A seizure occurs when uncontrolled electrical activity travels between brain cells, and many conditions can cause this in pets. Our team at Stack Veterinary Hospital wants to provide information about what causes these concerning episodes in pets, and what you should do if your pet has a seizure.
What causes seizures in dogs?
Conditions that can cause your dog to have a seizure include:
- Idiopathic epilepsy — The most common cause of seizures in dogs is canine idiopathic epilepsy. The exact cause is unclear, but genetics seem to play a role, and purebred dogs are at increased risk. This condition is a diagnosis of exclusion, since no particular test for idiopathic epilepsy exists. Other possible causes are ruled out using diagnostics such as blood work, urinalysis, magnetic resonance imaging (MRI), and cerebrospinal fluid analysis. If your dog experiences two or more seizures in a six-month period, or their seizures are severe, certain medications may be recommended to control the seizures.
- Kidney and liver disease — The kidneys and liver function, in part, to remove toxins from the body. When these vital organs aren’t working properly, toxins can build up in the bloodstream, leading to seizures.
- Diabetes — If your dog’s diabetes is poorly managed, and their blood glucose levels get too high, the excess levels may lead to a seizure. In addition, if their blood sugar levels drop too low, hypoglycemic shock can occur, resulting in a seizure.
- Toxin ingestion — Certain toxins can cause your dog to seize. Culprits include ethanol, chocolate, xylitol, ethylene glycol, diphenhydramine, and ibuprofen.
What causes seizures in cats?
Conditions that can cause your cat to have a seizure include:
- Viral infections — Feline infectious peritonitis (FIP) is a viral infection caused by a particular feline coronavirus strain. The non-effusive disease form can cause seizures and other neurological signs in cats. In addition, cats can be affected by viral non-FIP organisms that cause seizures. In these cases, changes suggest viral infection but no causative agent can be identified.
- Feline ischemic encephalopathy (FIE) — FIE is an infection caused by the Cuterebra larvae. Most commonly, these parasites cause skin lesions or respiratory disease, although in some cases, the parasites can enter the brain and cause neurological disorders, such as seizures.
- Brain tumor — Meningiomas are the most common brain tumor in cats. They are slow growing tumors that are considered benign, but they can press against the brain, causing seizures.
- Toxin exposure — The most common toxin that causes seizures in cats is permethrin, a substance in dog flea prevention products that can cause serious consequences when applied to cats. Other toxins that can cause seizures in cats include tea tree oil, acetaminophen, and alpha lipoic acid.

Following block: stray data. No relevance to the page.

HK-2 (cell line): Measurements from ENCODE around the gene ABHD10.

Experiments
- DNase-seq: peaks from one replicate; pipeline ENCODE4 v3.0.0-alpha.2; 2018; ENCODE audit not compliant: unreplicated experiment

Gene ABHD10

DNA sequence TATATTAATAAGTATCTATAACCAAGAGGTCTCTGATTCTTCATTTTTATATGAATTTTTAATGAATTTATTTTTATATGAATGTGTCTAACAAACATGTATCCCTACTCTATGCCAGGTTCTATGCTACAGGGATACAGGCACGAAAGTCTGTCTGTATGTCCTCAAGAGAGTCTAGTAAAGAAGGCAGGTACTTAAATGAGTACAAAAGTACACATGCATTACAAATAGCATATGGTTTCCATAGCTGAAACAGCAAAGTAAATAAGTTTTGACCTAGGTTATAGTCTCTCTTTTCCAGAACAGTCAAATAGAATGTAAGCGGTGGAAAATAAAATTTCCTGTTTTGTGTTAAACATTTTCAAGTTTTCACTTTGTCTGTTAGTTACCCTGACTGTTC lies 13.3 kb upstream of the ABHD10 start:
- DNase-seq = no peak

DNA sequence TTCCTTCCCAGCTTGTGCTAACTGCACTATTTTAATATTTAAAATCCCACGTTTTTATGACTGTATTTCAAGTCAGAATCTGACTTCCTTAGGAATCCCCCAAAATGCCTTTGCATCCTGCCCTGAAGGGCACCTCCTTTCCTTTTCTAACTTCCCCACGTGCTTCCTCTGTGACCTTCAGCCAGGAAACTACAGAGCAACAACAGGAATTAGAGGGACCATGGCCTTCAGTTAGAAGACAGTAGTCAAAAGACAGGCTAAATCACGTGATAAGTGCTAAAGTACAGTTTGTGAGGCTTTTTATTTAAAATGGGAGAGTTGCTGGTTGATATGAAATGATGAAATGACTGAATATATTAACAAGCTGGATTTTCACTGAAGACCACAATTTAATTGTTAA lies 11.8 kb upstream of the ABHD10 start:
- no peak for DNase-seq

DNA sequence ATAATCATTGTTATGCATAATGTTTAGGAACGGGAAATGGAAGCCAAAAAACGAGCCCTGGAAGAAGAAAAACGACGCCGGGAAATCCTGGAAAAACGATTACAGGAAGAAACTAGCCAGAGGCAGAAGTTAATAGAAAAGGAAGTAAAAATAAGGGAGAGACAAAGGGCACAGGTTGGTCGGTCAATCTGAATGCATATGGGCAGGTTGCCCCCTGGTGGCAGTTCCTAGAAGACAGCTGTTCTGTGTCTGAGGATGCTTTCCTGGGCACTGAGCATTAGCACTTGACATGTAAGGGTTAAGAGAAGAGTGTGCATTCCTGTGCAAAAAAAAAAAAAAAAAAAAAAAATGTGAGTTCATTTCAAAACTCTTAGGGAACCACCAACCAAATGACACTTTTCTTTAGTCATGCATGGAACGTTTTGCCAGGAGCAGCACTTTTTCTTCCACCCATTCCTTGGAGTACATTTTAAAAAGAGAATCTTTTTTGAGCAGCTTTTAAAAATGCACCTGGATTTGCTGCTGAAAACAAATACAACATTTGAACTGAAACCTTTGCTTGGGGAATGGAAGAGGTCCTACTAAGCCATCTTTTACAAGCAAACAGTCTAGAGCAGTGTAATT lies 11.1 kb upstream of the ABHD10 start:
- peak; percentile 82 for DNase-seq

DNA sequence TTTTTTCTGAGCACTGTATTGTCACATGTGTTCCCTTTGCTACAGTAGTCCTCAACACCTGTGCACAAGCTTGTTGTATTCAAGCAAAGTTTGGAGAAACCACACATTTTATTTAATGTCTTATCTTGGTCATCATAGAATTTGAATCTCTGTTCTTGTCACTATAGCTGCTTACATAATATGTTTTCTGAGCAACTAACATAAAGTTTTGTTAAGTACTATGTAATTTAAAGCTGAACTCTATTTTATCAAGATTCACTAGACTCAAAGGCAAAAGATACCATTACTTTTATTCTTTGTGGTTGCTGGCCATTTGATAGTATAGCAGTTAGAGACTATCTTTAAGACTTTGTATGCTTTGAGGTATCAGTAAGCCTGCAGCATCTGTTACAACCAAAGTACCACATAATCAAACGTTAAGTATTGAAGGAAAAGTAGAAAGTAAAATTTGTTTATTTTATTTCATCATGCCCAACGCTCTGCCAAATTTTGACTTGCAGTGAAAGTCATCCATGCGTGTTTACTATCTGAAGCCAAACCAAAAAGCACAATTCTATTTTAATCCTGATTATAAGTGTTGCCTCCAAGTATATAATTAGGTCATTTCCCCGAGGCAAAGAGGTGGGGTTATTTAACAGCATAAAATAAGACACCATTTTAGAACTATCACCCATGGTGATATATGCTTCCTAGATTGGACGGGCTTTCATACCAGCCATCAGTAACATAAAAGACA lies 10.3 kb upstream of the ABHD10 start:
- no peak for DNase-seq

What are seizure signs in pets?
Seizures in pets can present differently. A seizure originating from both brain hemispheres is a generalized seizure, and involves the entire body. In contrast, a seizure that originates from only one brain area is a focal seizure, and affects only part of the body. Seizures occur in three phases:
- Pre-ictal phase — Also known as the aural phase, this period precedes the seizure, and typically involves a behavior change. The affected pet may hide, seek attention, become restless, or start to vocalize, and some pets salivate or lick their lips. The pre-ictal phase can last from a few seconds to a few hours.
- Ictal phase — The ictal phase is the period when the seizure occurs, and can last from a few seconds to several minutes. The seizure may be mild, involving a change in mental awareness, a dazed appearance, or movement of one body part, or severe, involving a loss of consciousness, limb paddling, urinating and defecating, and drawing back the head.
- Post ictal phase — In the period after the seizure, the pet is usually confused and disoriented, and may salivate or pace restlessly. In some cases, the pet experiences temporary blindness.
What should I do if my pet has a seizure?
Witnessing your pet have a seizure is frightening, but these tips will help keep you and your pet safe until the seizure is over.
- Stay calm — Panicking will not help your pet, and you need to remain level headed to assist them.
- Note the time — Time your pet’s seizure so you can relay the information to our veterinary professionals. Knowing the seizure’s duration can help determine a course of action.
- Film the seizure — If possible, have someone film the seizure. Knowing how the seizure progressed can also be helpful when deciding next steps.
- Protect your pet — Move your pet away from furniture and stairs, and cushion their head during the seizure.
- Protect yourself — Pets do not swallow their tongues during a seizure, so do not attempt to grab their tongue, which will only result in an avoidable injury.
- Call Stack Veterinary Hospital — Once the seizure ends, or if the episode lasts longer than five minutes, call our team, so we can determine the next course of action.
- Call Animal Poison Control Center (APCC) — If you know or suspect your pet ingested a toxin before they seize, contact APCC for advice on how to proceed.
- Keep a journal — Keep a journal of your pet’s seizure activity, including the date, time, duration, and their signs before, during, and after.
Watching your pet have a seizure is upsetting, but being prepared can help protect your pet from injury. If your pet has experienced a seizure, contact our American Animal Hospital Association (AAHA)-accredited team at Stack Veterinary Hospital, so we can help determine the cause and next steps.
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